Here is a handy calculator you can play with http://www.not2fast.com/turbo/glossary/turbo_calc.shtml

ace996 02-05-2009 07:48 PM

Water/Meth injection is a very good mod when used correctly...just like anything else. You can't slap a bigger turbo or engine management or injectors on a motor and run better/safer without doing it the right way. There are different uses for WI (water injection...I'll include meth injeciton, too) and different ways to employ it's benefits.

Using 15-20% of fueling requirements of WI, either 50/50 meth/water or 100% meth, will do wonderous things to your motor's power output...but it will need to be tuned (leaned and advanced timing) or it will probably run way too rich. With proper tuning, you'll find less lag...lower intake temps (meth/water cools air far beyond what intercoolers can do, even going under ambient sometimes)...lower tendency for detonation (water/meth is a very potent anti-detonant..like race-gas)...and will keep the combustion chamber quite clean.
It's quite frequent to hear of gains of up to 5-10% in rwhp and more in rwtq. I gained a good 40rwhp and 80rwtq on my Subaru STI after adding a meth/water injection system.
The best thing about it..is that there is never heatsoak. The power I had on the first lap of Limerock was the power I had on the 20th lap of Limerock...the consistant power delivery and lack of heatsoaked detonation and power-fade more than made up for the added maintenance of filling the system (I had a 12liter tank mounted in my trunk, only filled it once per month on the street and refilled one-two times per trackday) which is very low compared to the benefits.

I often hear of 930 owners/tuners saying that the car is really limited to 350-400hp because of the fuel system? Well, I'd bet a proper WI system would fix that issue, and allow a much safer engine around the 400hp level. The new kits...Snow, Aquamist, Coolingmist...all have programable controllers that could probably work pretty well to augment a bolt-on 930.
And if the spray is injected just after the intercooler, the vapor would be well atomized by the time the uneven runners would enter the equation.

WI has not been embraced by the P-car world...and that's a real shame. It seems it's still seen as taboo by the old-school tuners, most likely due to inexperience with modern systems.

One day...

Be good,
TomK

Here's my STI's AFR/Boost graph...smoother AFRs with higher boost...
http://i160.photobucket.com/albums/t...96/tom_afr.jpg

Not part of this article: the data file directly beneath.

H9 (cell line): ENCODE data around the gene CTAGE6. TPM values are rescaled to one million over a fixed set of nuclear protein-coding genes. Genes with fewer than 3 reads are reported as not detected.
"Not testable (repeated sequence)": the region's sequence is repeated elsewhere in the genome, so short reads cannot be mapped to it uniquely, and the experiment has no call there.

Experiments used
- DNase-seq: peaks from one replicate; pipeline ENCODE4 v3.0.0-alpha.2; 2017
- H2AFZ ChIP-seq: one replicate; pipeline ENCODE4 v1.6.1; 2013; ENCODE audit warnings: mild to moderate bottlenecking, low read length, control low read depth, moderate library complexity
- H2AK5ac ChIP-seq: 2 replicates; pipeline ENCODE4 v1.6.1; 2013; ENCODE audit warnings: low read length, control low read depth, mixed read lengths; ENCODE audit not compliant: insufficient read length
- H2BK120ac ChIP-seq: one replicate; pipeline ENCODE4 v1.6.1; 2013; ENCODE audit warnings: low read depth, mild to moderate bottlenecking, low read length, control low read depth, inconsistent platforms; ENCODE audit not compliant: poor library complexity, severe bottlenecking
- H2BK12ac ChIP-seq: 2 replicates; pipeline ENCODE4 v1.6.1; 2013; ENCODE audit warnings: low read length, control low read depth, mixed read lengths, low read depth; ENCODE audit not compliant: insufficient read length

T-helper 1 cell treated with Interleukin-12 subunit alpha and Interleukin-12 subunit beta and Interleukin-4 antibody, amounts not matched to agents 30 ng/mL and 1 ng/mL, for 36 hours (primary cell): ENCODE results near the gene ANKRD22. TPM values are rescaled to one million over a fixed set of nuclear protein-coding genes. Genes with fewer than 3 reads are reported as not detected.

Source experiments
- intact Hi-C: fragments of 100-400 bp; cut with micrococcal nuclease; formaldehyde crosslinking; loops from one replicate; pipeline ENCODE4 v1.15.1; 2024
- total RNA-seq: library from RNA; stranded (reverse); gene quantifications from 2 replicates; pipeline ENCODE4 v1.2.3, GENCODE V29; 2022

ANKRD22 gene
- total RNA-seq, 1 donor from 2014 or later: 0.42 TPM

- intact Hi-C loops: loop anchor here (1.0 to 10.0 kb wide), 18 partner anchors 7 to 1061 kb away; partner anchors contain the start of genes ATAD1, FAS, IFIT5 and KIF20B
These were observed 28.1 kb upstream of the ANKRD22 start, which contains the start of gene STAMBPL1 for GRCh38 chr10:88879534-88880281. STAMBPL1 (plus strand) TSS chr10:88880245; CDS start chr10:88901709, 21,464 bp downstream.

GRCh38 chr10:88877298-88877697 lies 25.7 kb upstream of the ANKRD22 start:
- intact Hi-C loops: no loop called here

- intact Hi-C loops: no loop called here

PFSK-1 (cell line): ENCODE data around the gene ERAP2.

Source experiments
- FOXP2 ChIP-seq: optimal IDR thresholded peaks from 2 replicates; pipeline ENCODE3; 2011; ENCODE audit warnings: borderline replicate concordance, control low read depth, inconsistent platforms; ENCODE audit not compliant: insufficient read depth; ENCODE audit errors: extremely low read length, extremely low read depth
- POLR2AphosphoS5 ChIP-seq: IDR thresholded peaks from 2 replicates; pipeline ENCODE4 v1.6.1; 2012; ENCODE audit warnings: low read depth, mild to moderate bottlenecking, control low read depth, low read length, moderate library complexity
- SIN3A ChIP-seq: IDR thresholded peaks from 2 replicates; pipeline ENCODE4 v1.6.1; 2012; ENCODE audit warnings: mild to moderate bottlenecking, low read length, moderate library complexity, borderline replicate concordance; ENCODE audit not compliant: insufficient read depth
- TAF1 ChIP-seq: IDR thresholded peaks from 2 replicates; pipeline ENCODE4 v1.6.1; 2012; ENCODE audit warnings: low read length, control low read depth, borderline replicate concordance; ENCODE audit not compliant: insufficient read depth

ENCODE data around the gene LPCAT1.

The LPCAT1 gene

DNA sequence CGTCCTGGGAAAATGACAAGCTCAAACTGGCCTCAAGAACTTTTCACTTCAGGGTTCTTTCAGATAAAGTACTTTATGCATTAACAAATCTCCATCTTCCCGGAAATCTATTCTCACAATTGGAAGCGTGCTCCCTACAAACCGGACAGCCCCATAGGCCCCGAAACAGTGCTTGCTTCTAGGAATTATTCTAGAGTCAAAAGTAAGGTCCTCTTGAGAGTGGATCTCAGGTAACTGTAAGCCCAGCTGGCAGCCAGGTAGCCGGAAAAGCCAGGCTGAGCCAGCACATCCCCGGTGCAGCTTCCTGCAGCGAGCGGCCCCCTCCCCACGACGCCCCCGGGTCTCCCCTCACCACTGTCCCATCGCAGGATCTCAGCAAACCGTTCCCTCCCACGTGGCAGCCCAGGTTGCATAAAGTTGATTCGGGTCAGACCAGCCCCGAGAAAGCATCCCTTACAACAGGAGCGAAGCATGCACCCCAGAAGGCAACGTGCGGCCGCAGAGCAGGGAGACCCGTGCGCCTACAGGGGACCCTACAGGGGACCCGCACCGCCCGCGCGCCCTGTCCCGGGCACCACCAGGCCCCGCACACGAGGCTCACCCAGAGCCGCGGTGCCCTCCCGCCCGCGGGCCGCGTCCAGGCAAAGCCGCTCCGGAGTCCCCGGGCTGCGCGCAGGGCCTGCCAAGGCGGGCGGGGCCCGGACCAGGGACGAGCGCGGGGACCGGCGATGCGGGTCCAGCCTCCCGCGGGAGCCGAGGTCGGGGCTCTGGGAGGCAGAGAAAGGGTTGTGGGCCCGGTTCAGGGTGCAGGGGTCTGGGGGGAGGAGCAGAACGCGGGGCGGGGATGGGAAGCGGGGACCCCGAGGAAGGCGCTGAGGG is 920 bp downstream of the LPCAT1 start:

And my dyno graph...look at the gains in spool and torque down low!!!!...
http://i160.photobucket.com/albums/t...96/tom_pwr.jpg

Car ran like a beast...awesome.

DonE 02-06-2009 02:19 PM

I'm willing to give it a try. I sent you a PM.

Dynamohum 02-06-2009 04:33 PM

I'm interested also and sent you a pm

Fast951 02-06-2009 05:40 PM

I developed a WI system for the 951, I also experimented with WI on my type IV 914 supercharged engine. WI works, however unless you tune for it, you will actually lose power. Once tuned properly, addressing ignition and AFR, the results are respectable. As a example, on my 914 supercharged air cooled engine (converted to EFI running a Motronic system), I was able to increase the ignition timing anywhere from 8-10 degrees while under boost. This alone raised the power!

All this is nice and dandy, however there is a huge risk. Unless the WI + Engine management are working as a system, things can go wrong very fast. There are a few things that will cause a WI system not to operate properly or to fail. Unless you can catch and handle the fault, you can hurt the engine. This what most WI suppliers don't tell you.

Let's assume you advanced the timing 3-4 degrees (probably more), you raised boost by a few psi and leaned the mixture some (all over what is safe to run without WI). If any component in the WI system fails you mast capture it, be able to reverse to a fail safe state (lower boost, lower ignition, richen mixture back to a safe level). Some of the possible failure points on a WI system: power loss at pump, damaged pump, clogged nozzle, stuck solenoid, clogged filter, lost in line pressure are possible problems. Based on this information, you can imagine the complexity of a fail-safe system. If you track your car, the chances to recover from a error must be done without user intervention, there is no time act fast enough (electronics react much faster than me).

On a CIS engine, there are not many things that can be switched to fail-safe mode other than boost. So if you add WI safely you can just raise boost (as it's the only variable that can be controlled electronically). Not being able to alter ignition and AFRs, renders the use of WI a bit useless.
When using a multi-nozzle system, failure areas get a bit more involved. What happens if one nozzle clogs up? There is nothin on the market to detect this fault condition.

Ideally you want the engine in addition to monitoringthe WI system. If you have a Intake Air Temp in the intake and a EGT in the exhaust, monitoring both and triggering a alarm when things are not fine will be another layer to protect your engine.

A WI system on a 930 will be great. I plan on adding one once I'm done converting my 930 to EFI (using the Motronic, MAF & Wasted Spark). Both WI and Engine management will be integrated to handle the possible failures.

As a alternative for WI for the 930, a intercooler spray bar will help. Keeping the intercooler cold raises its efficiency and indirectly makes more power.

Lots of claims and marketing behind various WI systems on the market. Research every system! It's easy to design and sell a WI system. However designing a truly fail-safe system is not simple, and will cost a bit of $.